The Wild Side of Cape Point National Park

During the recent Football World Cup Cape Point National Park had to close its gates on an unprecedented three consecutive days.

Lighthouse at Cape Point

That is an extreme event but visitors to the park will know this icon of South African tourism can be one of busiest locations on any Cape Town itinerary. Every single day 100s of coaches and tour buses stream down the Cape Peninsula and into Cape Point National Park. On a calm weekend when the sun shines the queue of traffic waiting to enter the park almost rivals the queues outside Cape Town’s fashionable shopping malls. Once through the gates the race is on to travel the 10 km to Cape Point itself. Each driver has one thing in mind – to get a prime parking place near the renowned Cape Point lighthouse at the foot of the peninsula. Only a resident baboon or ostrich casually wandering onto the road can slow down their mission and even then for only as long as a quick photograph requires.

After visiting the dramatic viewpoint and purchasing souvenirs it is back on the road to race out of the park and take in the nature and history that this narrow strip of land offers. How ironic that just a few 100 m from one of the most iconic and heavily visited locations on the African continent are some of its most deserted and beautifully wild beaches. Because the tourists have no time and the locals have to pay to enter the park, the coastline at places such as Platboom belongs to the wildlife. Anyone with the patience to spend some time here may be rewarded by sharing a stunning white sand beach with only antelope, ostrich and baboon for company.

Bontebok in the dunes of Platboom

Arriving at Platboom you can see the sunlight shining off the metal roofs of the vehicles that arrived too late for the Cape Point car park and now line the sides of the approach road. Ignore them, descend onto the sandy beach and turn northwards into the dunes. You quickly lose sight of any evidence that you are only a few kilometres from hordes of tourists. You are not alone however as the sand beneath your feet will testify. Everywhere are the V-shaped footprints of bontebok – a rare and endangered resident of the region. There is a small herd of the beautiful white faced antelopes inhabiting the dunes in this particular part of the park. They will likely see you long before you notice them however. The horned heads ducking up and down behind the grassy summits of the dunes eventually give their presence away.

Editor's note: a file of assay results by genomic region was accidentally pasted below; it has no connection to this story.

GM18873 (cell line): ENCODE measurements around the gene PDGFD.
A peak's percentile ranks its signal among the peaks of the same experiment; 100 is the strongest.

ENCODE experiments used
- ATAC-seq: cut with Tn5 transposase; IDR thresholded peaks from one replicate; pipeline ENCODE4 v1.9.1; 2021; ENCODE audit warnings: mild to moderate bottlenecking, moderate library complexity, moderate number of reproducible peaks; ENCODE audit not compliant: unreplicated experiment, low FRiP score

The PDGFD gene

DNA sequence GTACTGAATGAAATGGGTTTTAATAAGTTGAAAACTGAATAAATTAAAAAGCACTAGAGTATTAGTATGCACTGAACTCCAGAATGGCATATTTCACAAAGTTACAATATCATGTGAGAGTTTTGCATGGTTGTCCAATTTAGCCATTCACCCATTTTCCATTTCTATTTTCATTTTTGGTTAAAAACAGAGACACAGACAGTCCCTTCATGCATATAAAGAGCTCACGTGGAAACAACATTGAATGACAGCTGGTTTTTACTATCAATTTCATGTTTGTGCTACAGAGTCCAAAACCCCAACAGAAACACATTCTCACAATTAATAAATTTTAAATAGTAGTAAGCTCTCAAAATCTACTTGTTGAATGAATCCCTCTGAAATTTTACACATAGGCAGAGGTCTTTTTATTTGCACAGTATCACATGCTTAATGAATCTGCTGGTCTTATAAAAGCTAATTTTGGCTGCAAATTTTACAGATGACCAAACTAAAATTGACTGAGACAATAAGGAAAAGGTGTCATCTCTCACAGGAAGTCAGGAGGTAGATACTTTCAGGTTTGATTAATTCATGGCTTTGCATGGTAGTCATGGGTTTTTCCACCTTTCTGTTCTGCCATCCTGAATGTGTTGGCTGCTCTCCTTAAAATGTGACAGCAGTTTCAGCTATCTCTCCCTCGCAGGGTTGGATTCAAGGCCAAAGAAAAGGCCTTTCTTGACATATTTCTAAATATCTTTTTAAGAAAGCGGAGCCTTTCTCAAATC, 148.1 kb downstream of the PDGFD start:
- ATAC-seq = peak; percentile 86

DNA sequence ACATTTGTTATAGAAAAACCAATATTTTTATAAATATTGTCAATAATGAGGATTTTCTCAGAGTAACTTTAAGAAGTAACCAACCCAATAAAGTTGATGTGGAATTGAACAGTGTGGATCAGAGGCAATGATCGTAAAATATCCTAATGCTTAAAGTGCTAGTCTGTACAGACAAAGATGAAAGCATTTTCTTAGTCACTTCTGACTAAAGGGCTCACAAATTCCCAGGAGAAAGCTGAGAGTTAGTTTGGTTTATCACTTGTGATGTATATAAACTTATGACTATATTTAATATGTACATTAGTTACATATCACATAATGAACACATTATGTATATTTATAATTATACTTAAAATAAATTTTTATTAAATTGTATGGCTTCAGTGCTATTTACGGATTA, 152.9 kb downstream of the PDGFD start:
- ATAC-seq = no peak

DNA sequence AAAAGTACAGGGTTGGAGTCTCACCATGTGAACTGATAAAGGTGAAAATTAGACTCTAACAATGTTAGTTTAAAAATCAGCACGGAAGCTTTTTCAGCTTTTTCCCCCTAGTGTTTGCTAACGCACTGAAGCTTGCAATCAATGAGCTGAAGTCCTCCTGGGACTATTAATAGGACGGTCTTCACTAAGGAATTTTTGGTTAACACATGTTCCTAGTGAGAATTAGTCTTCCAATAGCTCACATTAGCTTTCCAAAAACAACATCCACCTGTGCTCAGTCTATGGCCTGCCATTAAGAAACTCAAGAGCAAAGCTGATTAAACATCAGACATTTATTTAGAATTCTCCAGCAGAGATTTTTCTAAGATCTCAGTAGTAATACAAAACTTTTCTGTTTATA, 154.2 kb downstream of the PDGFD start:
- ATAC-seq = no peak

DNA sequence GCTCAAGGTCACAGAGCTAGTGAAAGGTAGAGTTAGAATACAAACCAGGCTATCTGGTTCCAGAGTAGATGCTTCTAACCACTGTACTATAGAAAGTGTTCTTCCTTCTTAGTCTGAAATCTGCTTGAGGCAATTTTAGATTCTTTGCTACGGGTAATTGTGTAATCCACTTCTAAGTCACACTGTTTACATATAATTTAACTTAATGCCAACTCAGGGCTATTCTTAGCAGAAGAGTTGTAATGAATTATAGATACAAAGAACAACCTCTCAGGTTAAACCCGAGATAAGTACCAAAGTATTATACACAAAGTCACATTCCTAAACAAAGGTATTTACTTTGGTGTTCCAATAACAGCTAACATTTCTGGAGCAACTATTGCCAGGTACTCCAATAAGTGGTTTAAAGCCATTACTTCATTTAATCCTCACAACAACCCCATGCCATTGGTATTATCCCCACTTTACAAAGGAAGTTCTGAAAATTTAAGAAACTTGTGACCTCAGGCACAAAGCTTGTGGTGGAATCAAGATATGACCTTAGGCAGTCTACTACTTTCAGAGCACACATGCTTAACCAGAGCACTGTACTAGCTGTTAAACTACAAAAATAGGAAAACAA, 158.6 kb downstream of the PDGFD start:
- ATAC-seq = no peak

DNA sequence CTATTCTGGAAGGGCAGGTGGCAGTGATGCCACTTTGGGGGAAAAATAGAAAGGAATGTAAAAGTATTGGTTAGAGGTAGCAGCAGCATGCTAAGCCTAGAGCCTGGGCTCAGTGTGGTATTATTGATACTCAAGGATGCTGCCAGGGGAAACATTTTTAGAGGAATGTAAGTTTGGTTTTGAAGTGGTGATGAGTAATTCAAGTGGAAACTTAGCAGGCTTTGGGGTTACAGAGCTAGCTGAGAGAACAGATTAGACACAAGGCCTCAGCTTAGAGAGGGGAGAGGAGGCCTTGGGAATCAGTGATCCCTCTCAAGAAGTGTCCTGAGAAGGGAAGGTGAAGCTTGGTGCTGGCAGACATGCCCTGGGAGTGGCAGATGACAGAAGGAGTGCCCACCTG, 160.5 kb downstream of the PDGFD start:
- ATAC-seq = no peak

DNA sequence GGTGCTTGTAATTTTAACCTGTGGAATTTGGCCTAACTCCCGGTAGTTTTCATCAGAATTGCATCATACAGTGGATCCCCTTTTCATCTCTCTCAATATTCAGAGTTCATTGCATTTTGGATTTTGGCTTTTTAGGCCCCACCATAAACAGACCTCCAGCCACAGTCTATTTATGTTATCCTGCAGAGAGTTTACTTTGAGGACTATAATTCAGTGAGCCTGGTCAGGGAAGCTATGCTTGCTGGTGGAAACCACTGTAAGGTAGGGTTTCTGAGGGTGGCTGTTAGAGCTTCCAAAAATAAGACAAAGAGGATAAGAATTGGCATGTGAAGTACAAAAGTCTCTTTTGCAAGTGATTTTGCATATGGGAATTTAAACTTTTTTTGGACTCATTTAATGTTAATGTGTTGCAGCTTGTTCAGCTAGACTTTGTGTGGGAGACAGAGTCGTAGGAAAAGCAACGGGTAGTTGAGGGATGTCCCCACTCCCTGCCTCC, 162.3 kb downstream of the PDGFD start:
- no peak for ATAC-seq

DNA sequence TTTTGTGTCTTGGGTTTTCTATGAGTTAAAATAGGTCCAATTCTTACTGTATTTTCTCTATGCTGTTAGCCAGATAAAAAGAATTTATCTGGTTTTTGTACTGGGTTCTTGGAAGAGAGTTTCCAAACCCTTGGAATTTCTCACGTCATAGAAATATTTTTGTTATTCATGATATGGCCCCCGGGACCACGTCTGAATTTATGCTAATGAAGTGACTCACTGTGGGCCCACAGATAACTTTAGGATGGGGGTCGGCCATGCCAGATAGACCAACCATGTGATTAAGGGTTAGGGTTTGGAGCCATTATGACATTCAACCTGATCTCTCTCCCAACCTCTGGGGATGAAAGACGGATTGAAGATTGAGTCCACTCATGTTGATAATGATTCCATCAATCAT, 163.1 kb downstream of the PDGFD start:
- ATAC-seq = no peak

Amongst the bontebok hoofmarks are signs of the park’s more infamous residents. The long hand-shaped prints left by baboons also trail up and down the sand dunes. Some days however the baboons themselves are nowhere to be seen. With so many tourists visiting the restaurant at Cape Point the troop often move on to the rich pickings that await them there.

Baboon foraging on coast

Another sign of life you may well encounter are the tortoises who slowly forage through the grass. The Western Cape is considered a Mecca for wild tortoises, but sadly it is deserted places such as this that attract wildlife criminals. Once spotted by poachers tortoises are an easy picking. The Cape’s tortoises are worth fortunes in the exotic pet market and even end up on the dinner menu in parts of Asia. Fortunately for most tourist attention a quick retreat into their stunningly patterned shell is enough to keep safe.

Arriving onto the shoreline is a moment not to forget for anyone with more than a passing interest in wildlife. Immediately you are presented with the sight of at least dozen seabird species amongst the rocks and breaking waves. Some you will no doubt have seen elsewhere such as the ubiquitous Kelp Gull whilst others are less often spotted such as the sadly declining African Black Oystercatcher. Others defy identification amateurish eyes and also refuse to stay still long enough to be determined. Their short but speedy legs carry them away faster than fingers can skim through any bird identification book. By the time you have narrowed it down to a few possibilities their light plumage will blend their small bodies perfectly into the sandy shoreline.

Turning back and walking along the coastline a breathtaking vista of aquamarine sea and light cloudless sky opens up before you. It is almost tempting to finish with a quick dip into the sea itself but the lure of refreshment is deceptive. A cold Antarctic current runs along the coast bringing nutrients that sustain the abundant wildlife, but cruelly stinging any exposed skin that dares to brave the water. Better to head home and cool down with an afternoon breeze. First however it is necessary to join the snaking line of traffic heading away from Cape Point, always rushing and never stopping. Just a few more of the many 1,000’s of people who come so close, but never stop to appreciate this special place.


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